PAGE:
How Much Will Napa's Earthquake Cost?

With harvest winding down, vintners are getting a better idea of what August's quake inflicted
Oct 15, 2014

The dust may have settled from California's Aug. 24 earthquake, but Napa Valley’s wine industry is still calculating the cost, with early estimates running beyond $80 million. In the weeks that followed the 6.0 magnitude quake (downgraded from 6.1), wineries labored to clean up just as harvest was moving into high gear, all the while dealing with damaged tanks, fractured walls and fewer oak barrels than anticipated. As crush winds down, the financial impact has begun coming into focus.

Surveying nearly half of Napa’s wine industry in early September, Silicon Valley Bank estimated that businesses suffered $80 million in damages, but cautioned that their appraisal was “conservative.” The bank's wine division, based in St. Helena, reported that 60 percent of the county’s wineries had some level of damage, and up to 25 percent sustained moderate-to-severe damage, resulting in damage to individual wineries that ranged from $50,000 to $8 million.

“I suspect those figures will go higher,” said Rob McMillan, executive vice president of the wine division. “Once everybody gets the contractors out there, the costs will likely go up.”

Aid so far is just trickling in. California Gov. Jerry Brown declared a state of emergency in the days after the quake, and on Sept. 11, Pres. Barack Obama declared Napa a federal disaster area, opening Washington coffers to local governments to fix streets, public structures, etc.

Others have stepped in to help as well. Napa Valley Vintners, for example, donated $10 million to create a community disaster relief fund. Companies such as Constellation Brands and E. & J. Gallo Winery donated $100,000 apiece and even the Oakland Raiders football team pitched in $50,000. That money will initially go to organizations such as the Red Cross and Salvation Army to assist the most urgent in need.

Many homes and businesses remain uninhabitable and no quick solution is at hand. Earthquake insurance is rare in the region because deductibles run $50,000 or more, and are often even higher for businesses like wineries.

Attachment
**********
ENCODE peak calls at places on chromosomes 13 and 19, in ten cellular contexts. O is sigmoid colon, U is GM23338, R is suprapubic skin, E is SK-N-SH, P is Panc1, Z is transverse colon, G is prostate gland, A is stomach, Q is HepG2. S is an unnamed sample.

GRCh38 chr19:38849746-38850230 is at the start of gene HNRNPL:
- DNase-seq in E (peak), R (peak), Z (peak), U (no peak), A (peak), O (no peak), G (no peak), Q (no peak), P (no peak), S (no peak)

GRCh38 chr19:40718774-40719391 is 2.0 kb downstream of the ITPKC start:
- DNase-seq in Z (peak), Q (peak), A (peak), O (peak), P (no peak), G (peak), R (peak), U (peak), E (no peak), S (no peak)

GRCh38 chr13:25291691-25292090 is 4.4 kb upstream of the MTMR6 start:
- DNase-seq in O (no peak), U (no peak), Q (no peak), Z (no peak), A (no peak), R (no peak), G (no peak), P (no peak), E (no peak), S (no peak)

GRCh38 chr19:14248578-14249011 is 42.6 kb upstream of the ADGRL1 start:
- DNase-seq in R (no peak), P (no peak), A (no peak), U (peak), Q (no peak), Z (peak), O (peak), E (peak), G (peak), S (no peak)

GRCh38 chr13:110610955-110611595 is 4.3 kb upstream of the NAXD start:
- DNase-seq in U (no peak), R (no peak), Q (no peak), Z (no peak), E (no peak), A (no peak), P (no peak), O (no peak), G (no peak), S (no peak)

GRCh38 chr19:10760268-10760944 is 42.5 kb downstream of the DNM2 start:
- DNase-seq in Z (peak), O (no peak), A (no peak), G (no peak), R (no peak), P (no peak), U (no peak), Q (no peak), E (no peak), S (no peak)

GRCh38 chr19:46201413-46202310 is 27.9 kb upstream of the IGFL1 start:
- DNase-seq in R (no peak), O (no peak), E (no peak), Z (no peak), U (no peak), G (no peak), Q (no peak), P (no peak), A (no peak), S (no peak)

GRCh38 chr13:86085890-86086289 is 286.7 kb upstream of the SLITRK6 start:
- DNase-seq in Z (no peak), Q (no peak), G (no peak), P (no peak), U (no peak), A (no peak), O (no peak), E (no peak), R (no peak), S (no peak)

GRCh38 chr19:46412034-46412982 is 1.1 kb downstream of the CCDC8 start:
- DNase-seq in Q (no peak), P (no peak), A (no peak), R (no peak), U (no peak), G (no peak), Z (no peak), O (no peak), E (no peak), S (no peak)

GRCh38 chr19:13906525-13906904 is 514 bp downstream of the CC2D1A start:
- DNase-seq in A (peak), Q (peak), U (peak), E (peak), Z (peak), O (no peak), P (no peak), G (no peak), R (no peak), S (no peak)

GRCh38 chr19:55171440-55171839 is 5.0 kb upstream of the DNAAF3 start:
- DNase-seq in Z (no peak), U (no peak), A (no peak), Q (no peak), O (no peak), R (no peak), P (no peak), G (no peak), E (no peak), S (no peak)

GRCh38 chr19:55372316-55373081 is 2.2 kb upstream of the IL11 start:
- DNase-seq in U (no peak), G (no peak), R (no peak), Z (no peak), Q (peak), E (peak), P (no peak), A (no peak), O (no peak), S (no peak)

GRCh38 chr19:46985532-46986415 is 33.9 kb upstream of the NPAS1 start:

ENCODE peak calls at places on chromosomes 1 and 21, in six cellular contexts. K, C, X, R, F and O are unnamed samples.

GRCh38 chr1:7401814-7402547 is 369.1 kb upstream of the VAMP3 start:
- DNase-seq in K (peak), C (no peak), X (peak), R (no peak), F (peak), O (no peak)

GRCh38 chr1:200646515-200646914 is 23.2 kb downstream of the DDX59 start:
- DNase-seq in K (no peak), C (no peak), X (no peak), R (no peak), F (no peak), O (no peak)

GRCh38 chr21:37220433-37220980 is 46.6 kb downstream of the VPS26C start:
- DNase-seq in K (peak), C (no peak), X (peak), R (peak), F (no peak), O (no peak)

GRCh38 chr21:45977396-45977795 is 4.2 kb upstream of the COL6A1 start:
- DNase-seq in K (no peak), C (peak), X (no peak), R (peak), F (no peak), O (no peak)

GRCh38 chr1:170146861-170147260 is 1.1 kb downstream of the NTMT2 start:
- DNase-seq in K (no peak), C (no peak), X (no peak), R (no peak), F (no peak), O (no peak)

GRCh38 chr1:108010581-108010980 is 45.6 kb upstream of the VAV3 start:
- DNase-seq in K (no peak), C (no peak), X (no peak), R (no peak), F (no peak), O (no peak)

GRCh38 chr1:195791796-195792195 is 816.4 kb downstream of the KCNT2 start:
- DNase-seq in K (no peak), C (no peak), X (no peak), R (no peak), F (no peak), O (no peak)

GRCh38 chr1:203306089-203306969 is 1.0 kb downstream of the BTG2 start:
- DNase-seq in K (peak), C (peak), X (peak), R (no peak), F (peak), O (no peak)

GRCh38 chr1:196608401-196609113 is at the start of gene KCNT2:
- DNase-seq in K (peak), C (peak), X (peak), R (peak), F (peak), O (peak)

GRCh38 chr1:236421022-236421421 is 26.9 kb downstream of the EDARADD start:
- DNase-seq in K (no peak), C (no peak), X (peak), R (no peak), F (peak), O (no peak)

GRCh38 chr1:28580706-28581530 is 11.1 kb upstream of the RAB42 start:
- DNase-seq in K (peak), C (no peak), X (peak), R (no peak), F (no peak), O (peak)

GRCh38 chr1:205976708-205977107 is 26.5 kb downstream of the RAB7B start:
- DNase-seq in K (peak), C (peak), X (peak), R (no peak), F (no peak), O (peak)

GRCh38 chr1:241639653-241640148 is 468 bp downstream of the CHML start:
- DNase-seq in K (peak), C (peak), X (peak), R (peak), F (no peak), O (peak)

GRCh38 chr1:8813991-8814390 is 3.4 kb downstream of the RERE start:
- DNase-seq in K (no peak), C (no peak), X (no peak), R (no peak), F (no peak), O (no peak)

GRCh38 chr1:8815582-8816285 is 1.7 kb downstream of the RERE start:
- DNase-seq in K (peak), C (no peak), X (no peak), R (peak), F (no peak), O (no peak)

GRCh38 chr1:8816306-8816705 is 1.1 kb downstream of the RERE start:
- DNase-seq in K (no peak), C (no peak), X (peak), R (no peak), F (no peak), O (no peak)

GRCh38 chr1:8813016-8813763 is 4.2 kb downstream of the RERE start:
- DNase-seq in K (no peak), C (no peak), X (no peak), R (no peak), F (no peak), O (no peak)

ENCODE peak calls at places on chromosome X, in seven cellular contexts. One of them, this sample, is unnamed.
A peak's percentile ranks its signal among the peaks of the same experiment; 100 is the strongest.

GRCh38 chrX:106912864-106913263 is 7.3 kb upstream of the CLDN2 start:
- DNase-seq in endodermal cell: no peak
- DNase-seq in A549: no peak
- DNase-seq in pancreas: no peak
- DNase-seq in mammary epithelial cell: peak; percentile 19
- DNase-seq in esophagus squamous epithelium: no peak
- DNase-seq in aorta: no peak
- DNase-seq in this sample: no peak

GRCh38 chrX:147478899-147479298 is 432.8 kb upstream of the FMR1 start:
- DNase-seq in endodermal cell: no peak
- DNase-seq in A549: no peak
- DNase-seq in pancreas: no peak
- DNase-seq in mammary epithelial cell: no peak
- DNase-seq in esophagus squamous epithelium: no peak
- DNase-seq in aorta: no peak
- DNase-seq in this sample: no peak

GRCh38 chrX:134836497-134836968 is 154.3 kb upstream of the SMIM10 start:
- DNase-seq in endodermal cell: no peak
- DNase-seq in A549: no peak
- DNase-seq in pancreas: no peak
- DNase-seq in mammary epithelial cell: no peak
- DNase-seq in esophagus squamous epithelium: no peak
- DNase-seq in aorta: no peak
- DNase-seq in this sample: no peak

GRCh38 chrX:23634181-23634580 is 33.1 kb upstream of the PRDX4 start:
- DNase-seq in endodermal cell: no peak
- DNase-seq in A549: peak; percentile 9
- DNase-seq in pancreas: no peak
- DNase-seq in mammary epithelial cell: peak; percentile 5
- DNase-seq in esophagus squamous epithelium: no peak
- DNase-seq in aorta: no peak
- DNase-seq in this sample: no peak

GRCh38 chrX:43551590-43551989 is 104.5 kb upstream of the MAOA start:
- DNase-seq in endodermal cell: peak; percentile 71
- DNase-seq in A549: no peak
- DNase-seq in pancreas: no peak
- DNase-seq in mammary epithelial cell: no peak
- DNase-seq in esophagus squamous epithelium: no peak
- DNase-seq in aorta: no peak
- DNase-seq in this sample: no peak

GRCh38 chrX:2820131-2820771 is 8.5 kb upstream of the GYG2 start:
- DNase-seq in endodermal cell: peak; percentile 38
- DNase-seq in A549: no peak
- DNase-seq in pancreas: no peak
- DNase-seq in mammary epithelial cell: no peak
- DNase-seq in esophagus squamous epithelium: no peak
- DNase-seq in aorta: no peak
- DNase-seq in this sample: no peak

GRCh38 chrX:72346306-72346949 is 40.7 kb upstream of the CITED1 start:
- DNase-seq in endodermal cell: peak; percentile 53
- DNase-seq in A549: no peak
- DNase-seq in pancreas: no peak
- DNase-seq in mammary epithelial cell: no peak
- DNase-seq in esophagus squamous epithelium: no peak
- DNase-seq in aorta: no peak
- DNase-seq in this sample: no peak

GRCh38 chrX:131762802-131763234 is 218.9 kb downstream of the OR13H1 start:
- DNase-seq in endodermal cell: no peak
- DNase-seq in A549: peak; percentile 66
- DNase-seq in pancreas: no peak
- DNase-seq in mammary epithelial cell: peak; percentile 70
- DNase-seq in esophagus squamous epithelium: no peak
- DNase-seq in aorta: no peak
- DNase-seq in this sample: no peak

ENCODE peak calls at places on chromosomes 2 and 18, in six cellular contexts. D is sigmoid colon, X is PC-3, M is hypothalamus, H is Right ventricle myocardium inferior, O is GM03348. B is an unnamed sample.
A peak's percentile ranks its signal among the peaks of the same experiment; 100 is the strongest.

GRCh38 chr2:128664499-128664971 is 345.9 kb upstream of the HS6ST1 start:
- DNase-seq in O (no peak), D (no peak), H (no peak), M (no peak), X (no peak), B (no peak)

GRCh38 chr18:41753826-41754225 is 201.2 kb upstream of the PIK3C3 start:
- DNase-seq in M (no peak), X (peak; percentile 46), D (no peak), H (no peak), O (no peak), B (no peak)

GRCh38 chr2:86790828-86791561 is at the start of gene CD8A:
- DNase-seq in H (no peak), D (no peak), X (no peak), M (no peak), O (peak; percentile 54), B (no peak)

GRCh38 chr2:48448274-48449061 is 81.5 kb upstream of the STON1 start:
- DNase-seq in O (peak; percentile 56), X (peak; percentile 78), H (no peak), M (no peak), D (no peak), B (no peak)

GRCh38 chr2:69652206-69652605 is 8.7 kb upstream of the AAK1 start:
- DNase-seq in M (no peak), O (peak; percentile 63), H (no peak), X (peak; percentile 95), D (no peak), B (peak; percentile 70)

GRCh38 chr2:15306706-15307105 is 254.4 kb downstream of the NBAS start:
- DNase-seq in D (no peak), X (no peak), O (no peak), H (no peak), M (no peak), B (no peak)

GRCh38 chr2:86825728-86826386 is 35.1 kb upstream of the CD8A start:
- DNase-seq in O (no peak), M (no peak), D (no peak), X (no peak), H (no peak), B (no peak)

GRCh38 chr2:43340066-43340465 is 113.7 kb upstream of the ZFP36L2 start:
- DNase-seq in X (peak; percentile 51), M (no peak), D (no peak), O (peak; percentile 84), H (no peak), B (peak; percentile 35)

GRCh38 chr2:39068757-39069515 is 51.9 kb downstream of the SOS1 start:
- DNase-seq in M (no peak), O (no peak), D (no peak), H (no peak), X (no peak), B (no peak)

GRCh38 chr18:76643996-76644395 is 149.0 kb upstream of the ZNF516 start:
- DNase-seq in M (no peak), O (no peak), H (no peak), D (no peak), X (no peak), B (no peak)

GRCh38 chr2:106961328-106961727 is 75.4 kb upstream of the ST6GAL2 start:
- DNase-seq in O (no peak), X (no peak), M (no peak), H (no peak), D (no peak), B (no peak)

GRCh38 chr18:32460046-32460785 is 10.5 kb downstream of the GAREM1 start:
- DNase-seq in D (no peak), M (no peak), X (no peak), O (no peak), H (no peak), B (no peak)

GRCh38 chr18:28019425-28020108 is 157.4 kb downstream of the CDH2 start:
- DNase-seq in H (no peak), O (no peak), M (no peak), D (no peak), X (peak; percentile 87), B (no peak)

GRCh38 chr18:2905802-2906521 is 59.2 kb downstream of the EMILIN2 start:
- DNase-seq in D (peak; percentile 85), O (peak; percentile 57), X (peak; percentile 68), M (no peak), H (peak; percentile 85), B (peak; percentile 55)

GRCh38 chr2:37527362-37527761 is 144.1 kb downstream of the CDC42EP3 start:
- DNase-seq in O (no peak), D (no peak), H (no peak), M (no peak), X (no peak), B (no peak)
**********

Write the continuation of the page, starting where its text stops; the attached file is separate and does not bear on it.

The biggest losses were found in south and southwest Napa County, particularly wine regions such as Carneros, Mt. Veeder, Yountville and Oak Knoll. Among the hardest hit wineries were Trefethen Vineyards and The Hess Collection.

At Trefethen, the historic McIntyre winery building shifted and sagged. The building, erected in 1886, was used as a tasting room and offices, and after it was shored up, engineers went inside to assess the damage. “Given the many variables at play, we do not yet have a total projected cost for the restoration,” said Trefethen president Jon Ruel.

Trefethen’s production facility suffered minimal damage. “We were able to keep bringing in fruit with virtually no interruption," said Ruel. "However, given the clean-up and repairs going on around the property, everyone on the cellar crew was wearing safety vests and hard hats."

It was a different story at The Hess Collection. Racks holding about 3,000 barrels collapsed or fell together like dominoes. Dave Guffy, director of winemaking, said it took more than a week to clean up the barrel cellar. The bottling line was also damaged and a floor buckled in the winery’s art museum.

Even worse, two 10,000-gallon tanks ruptured, leaking almost 15,000 cases worth of 2013 Cabernet Sauvignon into the surrounding meadow and courtyard, and six other tanks were damaged beyond repair. Duffy, like many after the quake, scrambled to find a new home for the rescued wine and for the new juice soon to arrive. Many vintners in the area made room in their cellars for the stricken wineries.

James Caudill, director of publicity and hospitality at Hess, said it is too soon to know the true cost of the quake. The roof in the tank room, for example, might have to be lifted to remove the damaged tanks and install new ones. “We’re not talking specifics on the cost right now, in part because we haven’t got it all figured out,” Caudill said. “To make us whole again, costs will be several million dollars.”

Despite all they have suffered, winemakers know it could be worse, especially if the quake had struck mid-harvest. “The silver lining in all this was the cool weather in August. Most of the grapes were basically still on the vine,” said Cate Conniff, communications manager of Napa Valley Vintners, who helped keep information flowing to wineries and the community as they cleaned up. “If August had continued to be hot, most of the [fallen] barrels would have been full of wine.”

For his part, McMillan believes wineries should seriously reconsider how they store barrels. Custom crush facilities that stacked barrels to the ceiling were hurt the most, he said. “How high should you stack barrels? Does the racking need to be rigid or flexible?”

As for reports that wine prices will rise, McMillan said consumers should not be concerned. The 2012 and 2013 vintages produced large crops. “As far as supply goes,” McMillan said, “it doesn’t really matter.”

There is one thing consumers should look for when the 2014s are released, Conniff predicted. “We don’t know how much harvest 2014 will be impacted. But I’m sure there will be some fancifully named wines.”

Disasters Earthquake United States California Napa News

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